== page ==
Just a little addendum: I believe that ‘multiple’ stems from the mathematical definition of a number that is produced by multiplying smaller numbers together; 2, 3, 4 and 6 are multiples of 12. So, ‘multiple’ should be used to convey the idea of a thing that is divided into many parts. For example, ‘He had multiple personalities’, that is one person with a personality that is composed of many parts; or many facets that combine to create the one person’s personality. ‘Several’ would not work here because ‘several’ relates to distinct and separate entities. ‘Several personalities’ would means many different people, each with their own personality.

  12. B.J. Kerekes

    Could someone, please, reduce the multi – multiple vs. several – many conflict to basic English grammar, e.g. adjectives, adverbs, proper coupling with nouns, and the like? I’m not an English major, but am trying to come up with a tight criteria for proper (old-fashioned) use, disregarding the sociological – evolutionary aspects.

    Thanks to all

    1. EvieN

      It’s not a question of grammar, since all the words being discussed are adjectives – they describe the noun you are talking about (in this case, by providing an indication of quantity).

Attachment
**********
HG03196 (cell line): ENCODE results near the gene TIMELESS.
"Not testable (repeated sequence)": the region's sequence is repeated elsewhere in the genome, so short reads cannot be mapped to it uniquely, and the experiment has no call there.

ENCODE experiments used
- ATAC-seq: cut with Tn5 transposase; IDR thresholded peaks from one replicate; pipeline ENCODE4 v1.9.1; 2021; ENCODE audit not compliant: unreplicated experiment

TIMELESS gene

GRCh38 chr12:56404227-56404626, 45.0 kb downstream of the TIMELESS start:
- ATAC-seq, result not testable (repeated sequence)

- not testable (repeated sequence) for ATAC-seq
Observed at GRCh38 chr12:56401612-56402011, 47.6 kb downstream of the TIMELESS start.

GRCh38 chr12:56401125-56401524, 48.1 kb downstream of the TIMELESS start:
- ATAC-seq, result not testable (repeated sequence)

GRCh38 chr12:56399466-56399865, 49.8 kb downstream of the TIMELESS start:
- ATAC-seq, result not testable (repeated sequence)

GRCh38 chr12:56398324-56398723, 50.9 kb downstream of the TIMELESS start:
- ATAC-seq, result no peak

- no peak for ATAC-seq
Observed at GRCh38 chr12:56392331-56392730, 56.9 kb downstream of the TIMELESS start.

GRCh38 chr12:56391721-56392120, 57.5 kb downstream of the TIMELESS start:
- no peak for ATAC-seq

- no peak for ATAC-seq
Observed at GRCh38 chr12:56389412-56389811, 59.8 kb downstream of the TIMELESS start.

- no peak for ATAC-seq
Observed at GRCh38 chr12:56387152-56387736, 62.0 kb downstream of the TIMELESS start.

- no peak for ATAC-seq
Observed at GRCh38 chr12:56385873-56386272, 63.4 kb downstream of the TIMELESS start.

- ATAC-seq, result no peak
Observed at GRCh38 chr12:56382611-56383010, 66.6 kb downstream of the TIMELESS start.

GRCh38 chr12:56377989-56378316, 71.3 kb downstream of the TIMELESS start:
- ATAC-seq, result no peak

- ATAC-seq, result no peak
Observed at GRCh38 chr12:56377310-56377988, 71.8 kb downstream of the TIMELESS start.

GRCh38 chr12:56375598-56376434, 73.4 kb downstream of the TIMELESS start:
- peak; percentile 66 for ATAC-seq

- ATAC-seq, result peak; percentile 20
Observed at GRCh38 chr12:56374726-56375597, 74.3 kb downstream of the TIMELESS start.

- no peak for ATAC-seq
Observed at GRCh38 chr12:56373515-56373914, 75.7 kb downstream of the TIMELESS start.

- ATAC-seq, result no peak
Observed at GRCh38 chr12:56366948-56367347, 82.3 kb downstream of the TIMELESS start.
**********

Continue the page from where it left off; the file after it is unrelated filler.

The difference is in the meaning. Here are some examples:
      A multi-vitamin is a single pill containing several vitamins (A,D,B12, etc.).
      A multiple birth is a single delivery of more than one child (twins, triplets, etc.). But a mother may give birth several times (having one child or more each time).
      A multiple-unit building (or “multi-unit” for short ) may have several apartments on each floor (the building is singular but made of many parts; but each apartment is distinct from the others, so they are “several” not “multiple”).
      I am one of several children (we are each unique) but I was raised in a multiple-child household (one home with more than one child in it).

      I hope this helps.

  13. Kevin

    “Myself” is another popular police term I’ve heard on the scanner multiple times, as in “Myself and 41 will cover that call.”